Though Trump had mocked the 2015 six-nation nuclear deal with Iran as one of history’s dumbest, he has so far refrained from reneging on it. The Trump administration has reportedly given assurances to the European Union that it is committed to the Iranian nuclear deal.
There has also been growing anxiety among NATO member states over President Trump’s commitment to the Atlantic alliance. Trump has repeatedly expressed scepticism about NATO, saying the alliance was a drain on the US because many of its members do not live up to targets to spend two per cent of their gross domestic product (GDP) on defence. While the new Secretary of Defence James Mattis has told members of NATO that they need to increase their defence budgets, his message has been tempered with attempts to soothe frazzled nerves about whether NATO has a future in Trump’s foreign policy. Mattis has already been to Asia in February for talks with Japan and South Korea, two of America’s closest allies, to underscore the importance of Asia in Trump’s foreign policy matrix. Trump’s pronouncements about the need for allies to pull their weight have led to some concerns in the region about his administration’s priorities. In Asia, Mattis tried to address the North Korean threat, China’s moves in the South China Sea and calm jittery allies unsure over Trump’s campaign pledges to pull US troops out of overseas bases in the region.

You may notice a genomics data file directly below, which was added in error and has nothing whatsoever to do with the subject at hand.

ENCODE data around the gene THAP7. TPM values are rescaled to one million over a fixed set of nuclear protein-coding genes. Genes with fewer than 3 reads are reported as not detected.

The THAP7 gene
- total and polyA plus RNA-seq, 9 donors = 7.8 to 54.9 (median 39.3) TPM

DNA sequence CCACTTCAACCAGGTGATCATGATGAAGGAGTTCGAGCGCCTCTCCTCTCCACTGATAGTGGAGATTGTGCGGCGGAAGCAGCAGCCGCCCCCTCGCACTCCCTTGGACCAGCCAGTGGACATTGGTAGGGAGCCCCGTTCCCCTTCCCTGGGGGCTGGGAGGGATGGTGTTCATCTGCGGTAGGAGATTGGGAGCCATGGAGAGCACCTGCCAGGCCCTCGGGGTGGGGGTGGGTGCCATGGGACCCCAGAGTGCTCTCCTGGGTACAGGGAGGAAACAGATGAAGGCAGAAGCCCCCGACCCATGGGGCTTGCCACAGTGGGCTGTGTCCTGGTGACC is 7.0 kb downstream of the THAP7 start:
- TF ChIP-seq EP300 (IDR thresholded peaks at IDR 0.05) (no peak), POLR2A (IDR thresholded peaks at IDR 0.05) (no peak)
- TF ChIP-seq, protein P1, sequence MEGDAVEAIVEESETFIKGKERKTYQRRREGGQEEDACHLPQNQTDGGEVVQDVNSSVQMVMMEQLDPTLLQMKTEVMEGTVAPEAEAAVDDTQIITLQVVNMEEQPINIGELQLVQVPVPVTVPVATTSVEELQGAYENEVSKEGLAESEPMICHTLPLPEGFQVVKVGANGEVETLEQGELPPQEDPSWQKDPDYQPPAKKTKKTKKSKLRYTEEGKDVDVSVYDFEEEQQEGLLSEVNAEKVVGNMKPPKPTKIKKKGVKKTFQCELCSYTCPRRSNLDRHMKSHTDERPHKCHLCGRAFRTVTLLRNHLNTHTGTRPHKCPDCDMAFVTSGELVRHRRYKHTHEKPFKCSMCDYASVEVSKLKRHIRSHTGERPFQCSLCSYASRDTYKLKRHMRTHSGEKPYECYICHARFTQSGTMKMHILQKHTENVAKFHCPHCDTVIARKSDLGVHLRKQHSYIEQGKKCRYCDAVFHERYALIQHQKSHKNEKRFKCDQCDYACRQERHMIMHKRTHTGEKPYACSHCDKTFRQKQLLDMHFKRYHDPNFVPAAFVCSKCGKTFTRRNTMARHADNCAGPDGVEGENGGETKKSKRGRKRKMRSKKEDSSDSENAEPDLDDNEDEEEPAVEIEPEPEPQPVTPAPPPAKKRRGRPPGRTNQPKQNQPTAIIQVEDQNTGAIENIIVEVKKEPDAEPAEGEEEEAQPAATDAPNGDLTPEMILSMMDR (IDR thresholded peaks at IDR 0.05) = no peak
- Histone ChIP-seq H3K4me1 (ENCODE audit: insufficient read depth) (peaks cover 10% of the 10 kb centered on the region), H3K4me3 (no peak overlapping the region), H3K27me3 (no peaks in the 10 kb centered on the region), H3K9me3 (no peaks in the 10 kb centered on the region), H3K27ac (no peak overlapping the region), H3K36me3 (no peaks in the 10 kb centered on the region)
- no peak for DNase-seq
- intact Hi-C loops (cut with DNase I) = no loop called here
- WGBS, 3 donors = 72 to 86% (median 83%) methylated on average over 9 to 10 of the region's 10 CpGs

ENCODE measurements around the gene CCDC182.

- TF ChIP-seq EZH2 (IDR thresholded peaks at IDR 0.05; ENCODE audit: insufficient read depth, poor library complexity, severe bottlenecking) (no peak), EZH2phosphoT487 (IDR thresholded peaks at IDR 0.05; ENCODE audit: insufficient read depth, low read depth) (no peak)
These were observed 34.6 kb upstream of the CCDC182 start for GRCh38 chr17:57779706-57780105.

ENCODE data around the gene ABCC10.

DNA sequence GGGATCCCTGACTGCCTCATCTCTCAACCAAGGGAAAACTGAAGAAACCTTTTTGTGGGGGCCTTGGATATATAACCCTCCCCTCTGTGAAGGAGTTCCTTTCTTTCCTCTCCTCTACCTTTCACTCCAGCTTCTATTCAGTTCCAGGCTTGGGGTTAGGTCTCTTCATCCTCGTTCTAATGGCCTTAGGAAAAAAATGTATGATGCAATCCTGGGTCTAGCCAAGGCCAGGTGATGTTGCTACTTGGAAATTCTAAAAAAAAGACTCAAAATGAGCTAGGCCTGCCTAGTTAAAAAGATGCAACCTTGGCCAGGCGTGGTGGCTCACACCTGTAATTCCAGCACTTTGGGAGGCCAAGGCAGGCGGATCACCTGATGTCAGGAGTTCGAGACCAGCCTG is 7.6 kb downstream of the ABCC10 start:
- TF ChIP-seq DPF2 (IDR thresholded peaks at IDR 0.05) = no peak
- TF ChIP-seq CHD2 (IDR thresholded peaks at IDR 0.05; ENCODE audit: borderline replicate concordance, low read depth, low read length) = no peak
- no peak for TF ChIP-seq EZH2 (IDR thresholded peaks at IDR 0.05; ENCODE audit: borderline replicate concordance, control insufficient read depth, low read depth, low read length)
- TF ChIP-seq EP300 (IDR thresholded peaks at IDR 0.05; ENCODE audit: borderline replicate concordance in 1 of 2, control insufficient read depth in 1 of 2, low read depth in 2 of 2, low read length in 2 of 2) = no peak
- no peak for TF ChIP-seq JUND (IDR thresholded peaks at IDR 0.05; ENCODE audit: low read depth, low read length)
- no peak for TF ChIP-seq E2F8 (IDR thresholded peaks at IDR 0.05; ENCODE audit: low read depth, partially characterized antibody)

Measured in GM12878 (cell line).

Mattis did not ask Tokyo to cough up more to pay for protection from the US, as Trump had suggested during the campaign. The most significant statement of his was a reiteration of the US defence commitment to backing Japan in its dispute with China over the Senkaku Islands—islands which China has claimed as its sovereign territory and called it Diaoyo. Much like his predecessor, Mattis too reaffirmed that the uninhabited islands, which have large gas reserves in their territorial waters, are covered by the 1960 Treaty of Mutual Cooperation and Security between Japan and the United States of America. Though he took on China by suggesting that it “shredded the trust of nations in the region” with the island-building and by using political pressure on states in the region, he refrained from calling for an increase in American military presence in the region.